You have the ability to accept or decline cookies. Most web browsers automatically accept cookies, but you can usually modify your browser setting to decline cookies if you prefer. If you choose to decline cookies, you may not be able to fully experience the interactive features of the Websites you visit. Cookhouse Labs keeps track of the Websites and pages you visit within Cookhouse Labs, in order to determine what portion of the Website is the most popular or most used. This data is used to deliver customized content and promotions within the Website to customers whose behavior indicates that they are interested in a particular subject area.

4.2. Log Files

We may collect demographic information, such as your postal or zip code, age, gender, preferences, interests and favorites using log files that are not associated with your name or other Personal Information. There is also information about your computer hardware and software that is automatically collected by us. This information can include: your IP address, browser type, domain names, internet service provider (ISP), the files viewed on our site (e.g., HTML pages, graphics, etc.), operating system, clickstream data, access times and referring website addresses. This information is used by Cookhouse Labs for marketing purposes, to maintain the quality of the Websites and to provide general statistics regarding use of the Website. For these purposes, we do link this automatically-collected data to Personal Information, such as name, email address, address and phone number.

4.3. Clear Gifs (Web Beacons/Web Bugs)

We employ a software technology called clear gifs (a.k.a. “web beacons” or “web bugs”), that help us better manage the Website by informing us what content is effective. Clear gifs are tiny graphics with a unique identifier, similar in function to cookies, and are used to track the online movements of visitors to our Websites.  In contrast to cookies, which are stored on a user’s computer hard drive, clear gifs are embedded invisibly on web pages or in emails and are about the size of the period at the end of this sentence. We use clear gifs in our HTML-based emails to let us know which emails have been opened by recipients.  This allows us to gauge the effectiveness of certain communications and the effectiveness of our marketing campaigns. We tie the information gathered by clear gifs in emails to our customers’ Personal Information. If you would like to opt-out of these emails, please see “Opting Out and Unsubscribing”.

4.5. Third Party Tracking Technologies

The use of cookies and web beacons by any tracking utility company is not covered by our Privacy Policy. We do not have access or control over these third party tracking technologies.

How to Access & Control Your Personal Data

5.1. Reviewing, Correcting and Removing Your Personal Information

Upon request Cookhouse Labs will provide you with information about whether we hold any of your Personal Information. You have the following rights with respect to that information:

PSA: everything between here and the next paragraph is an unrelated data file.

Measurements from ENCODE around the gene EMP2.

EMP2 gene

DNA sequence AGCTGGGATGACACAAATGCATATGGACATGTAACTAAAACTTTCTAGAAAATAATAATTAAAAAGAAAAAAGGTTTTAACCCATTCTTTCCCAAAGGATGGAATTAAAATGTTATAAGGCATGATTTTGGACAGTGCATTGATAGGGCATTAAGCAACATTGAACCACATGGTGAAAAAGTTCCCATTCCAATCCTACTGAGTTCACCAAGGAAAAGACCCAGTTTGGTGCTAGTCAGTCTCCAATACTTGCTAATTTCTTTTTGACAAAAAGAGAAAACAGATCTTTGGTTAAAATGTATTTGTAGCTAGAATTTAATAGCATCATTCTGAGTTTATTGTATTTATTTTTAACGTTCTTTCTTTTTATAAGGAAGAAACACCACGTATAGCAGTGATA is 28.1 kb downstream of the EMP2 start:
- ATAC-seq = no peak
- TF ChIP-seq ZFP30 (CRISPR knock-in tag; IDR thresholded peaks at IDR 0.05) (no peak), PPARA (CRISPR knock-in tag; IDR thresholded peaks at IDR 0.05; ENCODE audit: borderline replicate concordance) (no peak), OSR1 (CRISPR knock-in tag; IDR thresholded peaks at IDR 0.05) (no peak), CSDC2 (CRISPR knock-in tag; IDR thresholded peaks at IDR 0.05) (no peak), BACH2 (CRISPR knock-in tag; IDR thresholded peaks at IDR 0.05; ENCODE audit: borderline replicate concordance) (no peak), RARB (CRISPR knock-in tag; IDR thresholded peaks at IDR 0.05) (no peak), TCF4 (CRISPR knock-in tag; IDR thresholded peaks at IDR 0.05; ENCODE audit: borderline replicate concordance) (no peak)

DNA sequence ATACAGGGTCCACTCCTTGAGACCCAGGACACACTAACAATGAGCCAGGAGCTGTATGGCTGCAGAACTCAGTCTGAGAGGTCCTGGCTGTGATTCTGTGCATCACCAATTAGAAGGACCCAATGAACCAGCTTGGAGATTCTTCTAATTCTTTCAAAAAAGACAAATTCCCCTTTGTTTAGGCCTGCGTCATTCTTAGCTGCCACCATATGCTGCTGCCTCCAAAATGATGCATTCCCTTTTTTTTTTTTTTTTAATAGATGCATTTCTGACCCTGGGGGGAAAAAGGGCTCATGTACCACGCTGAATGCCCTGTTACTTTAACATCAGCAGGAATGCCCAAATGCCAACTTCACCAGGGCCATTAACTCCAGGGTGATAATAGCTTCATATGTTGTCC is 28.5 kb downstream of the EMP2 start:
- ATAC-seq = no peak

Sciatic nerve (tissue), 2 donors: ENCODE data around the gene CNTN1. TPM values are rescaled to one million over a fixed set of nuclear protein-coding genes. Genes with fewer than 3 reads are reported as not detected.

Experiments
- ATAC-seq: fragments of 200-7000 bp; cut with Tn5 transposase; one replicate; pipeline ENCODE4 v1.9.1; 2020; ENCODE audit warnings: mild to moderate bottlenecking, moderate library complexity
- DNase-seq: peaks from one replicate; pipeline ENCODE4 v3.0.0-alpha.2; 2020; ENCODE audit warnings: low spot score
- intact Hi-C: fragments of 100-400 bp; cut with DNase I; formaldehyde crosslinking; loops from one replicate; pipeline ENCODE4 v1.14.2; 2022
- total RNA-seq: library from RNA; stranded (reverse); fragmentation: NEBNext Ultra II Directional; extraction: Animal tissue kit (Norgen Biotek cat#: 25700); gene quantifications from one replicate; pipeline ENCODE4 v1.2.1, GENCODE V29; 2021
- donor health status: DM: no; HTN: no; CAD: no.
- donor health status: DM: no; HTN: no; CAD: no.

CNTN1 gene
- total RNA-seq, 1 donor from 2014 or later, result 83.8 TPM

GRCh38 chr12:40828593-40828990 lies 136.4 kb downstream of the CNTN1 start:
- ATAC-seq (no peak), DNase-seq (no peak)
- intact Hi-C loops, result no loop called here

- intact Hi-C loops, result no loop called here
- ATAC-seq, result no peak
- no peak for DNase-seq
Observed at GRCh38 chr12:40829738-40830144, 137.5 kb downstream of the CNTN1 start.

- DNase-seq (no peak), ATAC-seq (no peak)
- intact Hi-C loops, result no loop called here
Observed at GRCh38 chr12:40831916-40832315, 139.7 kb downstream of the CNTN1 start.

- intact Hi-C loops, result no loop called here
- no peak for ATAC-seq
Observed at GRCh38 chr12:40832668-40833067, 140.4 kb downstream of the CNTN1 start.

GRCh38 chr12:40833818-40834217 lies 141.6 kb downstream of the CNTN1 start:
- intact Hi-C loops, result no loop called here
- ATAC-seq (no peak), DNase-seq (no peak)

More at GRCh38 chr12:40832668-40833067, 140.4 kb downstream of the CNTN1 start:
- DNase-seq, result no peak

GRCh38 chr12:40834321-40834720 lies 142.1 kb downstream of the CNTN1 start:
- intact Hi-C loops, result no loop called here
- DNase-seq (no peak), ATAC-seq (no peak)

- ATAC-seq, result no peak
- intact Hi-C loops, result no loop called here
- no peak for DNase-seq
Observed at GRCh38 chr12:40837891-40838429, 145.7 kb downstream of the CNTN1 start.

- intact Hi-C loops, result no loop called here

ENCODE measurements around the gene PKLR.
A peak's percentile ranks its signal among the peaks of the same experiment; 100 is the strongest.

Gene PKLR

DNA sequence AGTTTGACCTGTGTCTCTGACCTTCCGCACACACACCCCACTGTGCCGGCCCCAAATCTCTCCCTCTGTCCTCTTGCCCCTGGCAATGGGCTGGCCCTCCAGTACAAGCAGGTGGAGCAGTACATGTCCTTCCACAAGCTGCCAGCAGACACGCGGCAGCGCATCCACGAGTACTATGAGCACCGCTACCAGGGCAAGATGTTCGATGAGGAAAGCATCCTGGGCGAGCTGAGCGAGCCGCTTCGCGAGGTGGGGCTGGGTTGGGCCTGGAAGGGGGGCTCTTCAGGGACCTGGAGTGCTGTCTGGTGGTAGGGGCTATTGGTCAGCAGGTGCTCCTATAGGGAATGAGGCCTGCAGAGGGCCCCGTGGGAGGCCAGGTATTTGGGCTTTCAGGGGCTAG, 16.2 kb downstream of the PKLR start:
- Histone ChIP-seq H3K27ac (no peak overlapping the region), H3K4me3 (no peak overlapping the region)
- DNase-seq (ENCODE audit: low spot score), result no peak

To request access, correction, updates or deletion of your personal information;

To object to processing of your personal information;

To restrict processing of your personal information;

To request portability of your personal information; and

To opt out of being solicited by Cookhouse Labs,

To exercise any of these rights, please contact us at: hello@cookhouselabs.com, or by postal mail at: Cookhouse Labs, 30-34 Duncan Street, Toronto, Ontario, Canada M5H 1A1, Attention: Privacy. We will respond to your request to change, correct or delete your information within a reasonable timeframe, and notify you of the action we have taken.

If we have collected and process your personal information with your consent, then you can withdraw your consent at any time. Withdrawing your consent will not affect the lawfulness of any processing we conducted prior to your withdrawal, nor will it affect processing of your personal information conducted in reliance on lawful processing grounds other than consent.

You have the right to complain to a data protection authority about our collection and use of your personal information.

5.2. Anti-Spam Policy

Our Acceptable Use Policy, at: www.cookhouselab.com/casl-acceptable-use, applies to us and, among other things, prohibits us from sending unsolicited commercial email in violation of applicable laws, and requires the inclusion of an “opt-out” mechanism in any commercial electronic messages that we send.

5.3. To Unsubscribe From Our Communications

You may unsubscribe from our marketing communications by clicking on the “unsubscribe” link located on the bottom of our commercial electronic messages, contacting us at: hello@cookhouselabs.com, or by postal mail at: Cookhouse Labs, 30-34 Duncan Street, Toronto, Ontario, Canada M5H 1A1, Attention: Privacy.

Our Design Thinking Methodology

CHLs Design Thinking Methodology

Learn to understand your target group.

Construct point of view based on user needs.

Collaborate with peers to design an idea and business case.

Build a Minimum Viable Product.

Test & retest the idea with different users.